Uranium

Uranium

About Uranium

Uranium is a silvery-white metallic chemical element in the actinide series of the periodic table, with atomic number 92. It is assigned the chemical symbol U. A uranium atom has 92 protons and 92 electrons, of which 6 are valence electrons. The uranium nucleus binds between 141 and 146 neutrons, establishing six isotopes (U through U), the most common of which are uranium-238 (146 neutrons) and uranium-235 (143 neutrons). All isotopes are unstable and uranium is weakly radioactive. Uranium has the second highest atomic weight of the naturally occurring elements, lighter only than plutonium. Its density is about 70% higher than that of lead, but not as dense as gold or tungsten. It occurs naturally in low concentrations of a few parts per million in soil, rock and water, and is commercially extracted from uranium-bearing minerals such as uraninite. In nature, uranium is found as uranium-238 (99.2739_99.2752%), uranium-235 (0.7198_0.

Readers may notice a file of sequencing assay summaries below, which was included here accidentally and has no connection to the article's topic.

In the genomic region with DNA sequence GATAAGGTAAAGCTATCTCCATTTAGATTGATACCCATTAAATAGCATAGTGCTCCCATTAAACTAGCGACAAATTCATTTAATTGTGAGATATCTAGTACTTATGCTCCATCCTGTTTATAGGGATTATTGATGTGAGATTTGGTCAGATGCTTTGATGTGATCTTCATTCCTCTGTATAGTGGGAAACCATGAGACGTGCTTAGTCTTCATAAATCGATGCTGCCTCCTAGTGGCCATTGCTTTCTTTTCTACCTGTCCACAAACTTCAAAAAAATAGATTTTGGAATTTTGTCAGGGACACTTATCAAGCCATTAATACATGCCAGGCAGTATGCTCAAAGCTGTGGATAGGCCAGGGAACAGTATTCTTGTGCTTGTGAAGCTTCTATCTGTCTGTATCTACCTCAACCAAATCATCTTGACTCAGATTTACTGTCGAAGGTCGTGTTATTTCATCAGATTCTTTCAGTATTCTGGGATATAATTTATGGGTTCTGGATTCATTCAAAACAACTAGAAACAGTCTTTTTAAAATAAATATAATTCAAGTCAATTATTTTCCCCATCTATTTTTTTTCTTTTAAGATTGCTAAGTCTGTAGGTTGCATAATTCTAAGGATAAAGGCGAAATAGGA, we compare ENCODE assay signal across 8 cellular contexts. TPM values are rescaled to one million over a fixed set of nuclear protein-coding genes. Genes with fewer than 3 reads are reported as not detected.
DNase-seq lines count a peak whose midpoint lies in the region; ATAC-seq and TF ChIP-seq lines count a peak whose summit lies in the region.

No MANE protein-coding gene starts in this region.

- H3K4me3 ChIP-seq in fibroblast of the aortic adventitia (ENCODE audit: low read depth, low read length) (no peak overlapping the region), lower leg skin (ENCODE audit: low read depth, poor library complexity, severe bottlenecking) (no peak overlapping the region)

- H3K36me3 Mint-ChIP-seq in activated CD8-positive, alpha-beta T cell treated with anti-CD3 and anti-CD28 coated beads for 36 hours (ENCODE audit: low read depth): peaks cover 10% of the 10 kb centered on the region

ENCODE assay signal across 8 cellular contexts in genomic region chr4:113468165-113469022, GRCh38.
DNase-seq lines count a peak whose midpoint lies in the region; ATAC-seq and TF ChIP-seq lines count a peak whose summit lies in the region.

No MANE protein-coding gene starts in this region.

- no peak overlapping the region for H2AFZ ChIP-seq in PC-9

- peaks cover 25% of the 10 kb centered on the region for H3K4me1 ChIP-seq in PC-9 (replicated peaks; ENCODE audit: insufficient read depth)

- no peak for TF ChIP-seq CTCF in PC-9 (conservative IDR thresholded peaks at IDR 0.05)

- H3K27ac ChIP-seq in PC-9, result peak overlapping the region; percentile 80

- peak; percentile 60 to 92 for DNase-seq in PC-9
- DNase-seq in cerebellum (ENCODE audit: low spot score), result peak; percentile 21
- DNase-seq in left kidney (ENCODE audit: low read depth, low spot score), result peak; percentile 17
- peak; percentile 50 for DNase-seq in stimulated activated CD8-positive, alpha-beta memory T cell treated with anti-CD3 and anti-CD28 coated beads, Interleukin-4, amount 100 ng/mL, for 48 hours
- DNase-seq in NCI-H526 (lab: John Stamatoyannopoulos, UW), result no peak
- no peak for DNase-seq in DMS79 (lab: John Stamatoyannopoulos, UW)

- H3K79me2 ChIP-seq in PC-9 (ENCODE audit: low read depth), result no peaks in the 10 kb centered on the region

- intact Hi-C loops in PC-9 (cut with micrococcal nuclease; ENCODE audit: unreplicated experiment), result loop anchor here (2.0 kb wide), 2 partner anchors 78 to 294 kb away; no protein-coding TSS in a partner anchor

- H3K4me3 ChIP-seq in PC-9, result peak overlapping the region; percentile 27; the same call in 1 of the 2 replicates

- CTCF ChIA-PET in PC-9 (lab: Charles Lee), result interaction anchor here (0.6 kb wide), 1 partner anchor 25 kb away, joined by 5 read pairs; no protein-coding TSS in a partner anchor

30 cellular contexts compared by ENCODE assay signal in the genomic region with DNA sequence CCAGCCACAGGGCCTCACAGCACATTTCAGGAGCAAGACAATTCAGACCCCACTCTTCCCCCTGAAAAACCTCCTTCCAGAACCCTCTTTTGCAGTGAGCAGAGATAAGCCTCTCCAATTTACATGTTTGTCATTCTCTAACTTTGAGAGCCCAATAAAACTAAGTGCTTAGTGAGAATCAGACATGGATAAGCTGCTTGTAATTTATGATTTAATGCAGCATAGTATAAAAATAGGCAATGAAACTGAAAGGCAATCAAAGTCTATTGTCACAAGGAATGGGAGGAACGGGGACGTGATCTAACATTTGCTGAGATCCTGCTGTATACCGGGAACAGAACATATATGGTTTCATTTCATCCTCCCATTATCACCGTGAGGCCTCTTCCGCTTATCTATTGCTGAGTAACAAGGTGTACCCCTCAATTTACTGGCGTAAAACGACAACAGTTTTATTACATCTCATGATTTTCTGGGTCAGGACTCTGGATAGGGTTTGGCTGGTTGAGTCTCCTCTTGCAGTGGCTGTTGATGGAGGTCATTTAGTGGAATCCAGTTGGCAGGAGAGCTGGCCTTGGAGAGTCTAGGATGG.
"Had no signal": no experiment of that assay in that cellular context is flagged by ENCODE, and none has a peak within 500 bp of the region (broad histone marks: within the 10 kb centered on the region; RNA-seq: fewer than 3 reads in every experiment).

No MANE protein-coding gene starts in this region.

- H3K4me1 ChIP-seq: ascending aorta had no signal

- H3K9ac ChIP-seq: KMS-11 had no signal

Contributions by Fastfission, Pstudier, and Femto.